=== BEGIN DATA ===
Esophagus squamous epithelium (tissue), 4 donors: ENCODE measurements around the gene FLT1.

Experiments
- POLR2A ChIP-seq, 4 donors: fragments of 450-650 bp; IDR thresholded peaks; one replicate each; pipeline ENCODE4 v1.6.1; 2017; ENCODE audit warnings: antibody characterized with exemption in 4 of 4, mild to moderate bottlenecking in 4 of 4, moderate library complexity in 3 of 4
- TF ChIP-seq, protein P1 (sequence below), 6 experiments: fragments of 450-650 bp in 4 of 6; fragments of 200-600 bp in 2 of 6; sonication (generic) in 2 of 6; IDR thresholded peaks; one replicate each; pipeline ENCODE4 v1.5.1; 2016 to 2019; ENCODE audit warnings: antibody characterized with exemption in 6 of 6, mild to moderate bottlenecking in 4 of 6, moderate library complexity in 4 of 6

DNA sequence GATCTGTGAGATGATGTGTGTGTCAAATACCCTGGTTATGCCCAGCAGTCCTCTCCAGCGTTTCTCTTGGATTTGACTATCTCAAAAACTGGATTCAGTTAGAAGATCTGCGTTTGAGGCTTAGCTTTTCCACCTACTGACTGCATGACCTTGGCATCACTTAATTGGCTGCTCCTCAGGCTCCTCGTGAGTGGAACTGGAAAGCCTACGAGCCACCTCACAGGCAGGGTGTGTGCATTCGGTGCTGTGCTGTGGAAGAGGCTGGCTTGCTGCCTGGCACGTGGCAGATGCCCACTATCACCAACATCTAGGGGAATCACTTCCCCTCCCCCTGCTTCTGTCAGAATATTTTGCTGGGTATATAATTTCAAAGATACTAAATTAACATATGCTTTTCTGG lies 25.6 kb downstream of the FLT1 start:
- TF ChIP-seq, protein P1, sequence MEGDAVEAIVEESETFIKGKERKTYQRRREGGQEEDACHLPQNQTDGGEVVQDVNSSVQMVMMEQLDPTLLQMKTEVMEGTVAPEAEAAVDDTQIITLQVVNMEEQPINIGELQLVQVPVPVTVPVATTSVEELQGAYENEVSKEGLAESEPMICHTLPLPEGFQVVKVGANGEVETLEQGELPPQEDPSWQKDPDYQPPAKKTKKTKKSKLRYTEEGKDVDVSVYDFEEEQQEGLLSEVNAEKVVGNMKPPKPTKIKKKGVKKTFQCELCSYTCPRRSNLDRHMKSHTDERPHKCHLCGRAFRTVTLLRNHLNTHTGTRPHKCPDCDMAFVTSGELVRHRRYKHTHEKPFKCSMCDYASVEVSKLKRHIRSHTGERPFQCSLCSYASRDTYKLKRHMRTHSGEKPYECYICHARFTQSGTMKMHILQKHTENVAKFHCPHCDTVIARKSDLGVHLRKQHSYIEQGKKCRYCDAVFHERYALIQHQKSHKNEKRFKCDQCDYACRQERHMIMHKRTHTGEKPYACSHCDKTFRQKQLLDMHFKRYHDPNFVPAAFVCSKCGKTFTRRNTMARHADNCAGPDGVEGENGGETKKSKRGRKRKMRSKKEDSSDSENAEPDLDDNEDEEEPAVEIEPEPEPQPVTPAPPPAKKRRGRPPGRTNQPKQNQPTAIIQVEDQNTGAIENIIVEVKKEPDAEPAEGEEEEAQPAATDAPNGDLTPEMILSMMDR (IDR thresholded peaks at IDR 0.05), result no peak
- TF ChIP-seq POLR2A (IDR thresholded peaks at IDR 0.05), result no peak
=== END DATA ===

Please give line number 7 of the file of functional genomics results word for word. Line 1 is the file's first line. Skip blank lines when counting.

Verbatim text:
- TF ChIP-seq POLR2A (IDR thresholded peaks at IDR 0.05), result no peak